were the -10 airframes new builds form mcdonnell douglas or were they purchased secondhand?

New builds. Although the Dutch Air Force has at least one that was converted from a former KLM airliner. It's called a KDC-10, if I remember right -- like "KC-707," an awkward hybrid of military designation and company model number.

Quoting Cancidas (Thread starter):
now, i also though about deployment. if the airplanes were to deploy from home base into the operating theater, who would go first? a -135 doesn't need huge access stairs to get into the airplane because it sits lower to the ground but also has it's own ladder. when flying out portable stairs into the theater i can imagine them being a hassle to move because of thier diemsions. a ground power and ground air cart are easier to move because of thier respective dimensions as well. would a -10 be held up on deployment because it required stairs that were unique to itself until they were made available in the theater?

The KC-10 doesn't require portable stairs because of its retractable ladder in the L1 door. If a supplemental ladder were desired (say, because the plane were carrying passengers), there's a common type of military aircraft workstand that vaguely resembles an old-style boarding stairway and is raised with a hydraulic hand pump. These would be easy to transport because they lie almost flat when they're in the down position, and one would probably already be on hand at the deployment airfield -- no doubt brought in earlier on a C-130.  Smile

Ground power and air carts aren't strictly necessary (although power carts, particularly, are nice to have) because both aircraft have APUs.

Quoting Cancidas (Thread starter):
and if you know any other interesting info about the airplane i'd love to hear that too.

As an aside, I went to Basic Flight Engineer School at Altus AFB, Oklahoma (despite being Coast Guard). There was a KC-135 unit just across the street from the barracks where we students lived. At night the maintenance crews would run the engines up to takeoff power and cut in the water injection (this being the early '80s, the planes were A-models), and the building would actually shake from the noise.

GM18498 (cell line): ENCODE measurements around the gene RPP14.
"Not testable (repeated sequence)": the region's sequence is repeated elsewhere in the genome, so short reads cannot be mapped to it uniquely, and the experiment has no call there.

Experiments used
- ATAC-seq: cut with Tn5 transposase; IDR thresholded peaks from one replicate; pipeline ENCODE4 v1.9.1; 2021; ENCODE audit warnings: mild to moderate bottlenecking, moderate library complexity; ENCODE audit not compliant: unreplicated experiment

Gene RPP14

One of our instructors told us that KC-135As were underpowered. He joked that the only way they were able to take off was that when a certain speed was reached, the copilot would pull a handle that would open a door on the underside of the nose. This would release a load of rocks and dirt onto the runway. The nose gear would run over the rocks and dirt, causing the plane to think it was on the runway overrun and leap into the air. (I replied that our Albatrosses didn't actually fly, but were simply so loud that they scared the ground out from underneath themselves.)


User currently offlineVenus6971 From United States of America, joined Dec 2004, 1442 posts, RR: 0
Reply 3, posted (7 years 2 months 1 week 4 days 11 hours ago) and read 5999 times:


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Photo © Paul Kipping


This is the only C-135B that had this type of door if you look on the aft part of the fuselage, by the way this acft was delivered from the factory with the TF-33 as were all C-135B's that went to MATS.



I would help you but it is not in the contract
User currently offlineMoose135 From United States of America, joined Oct 2004, 2312 posts, RR: 10
Reply 4, posted (7 years 2 months 1 week 4 days 9 hours ago) and read 5983 times:

Quoting Uscgc130 (Reply 2):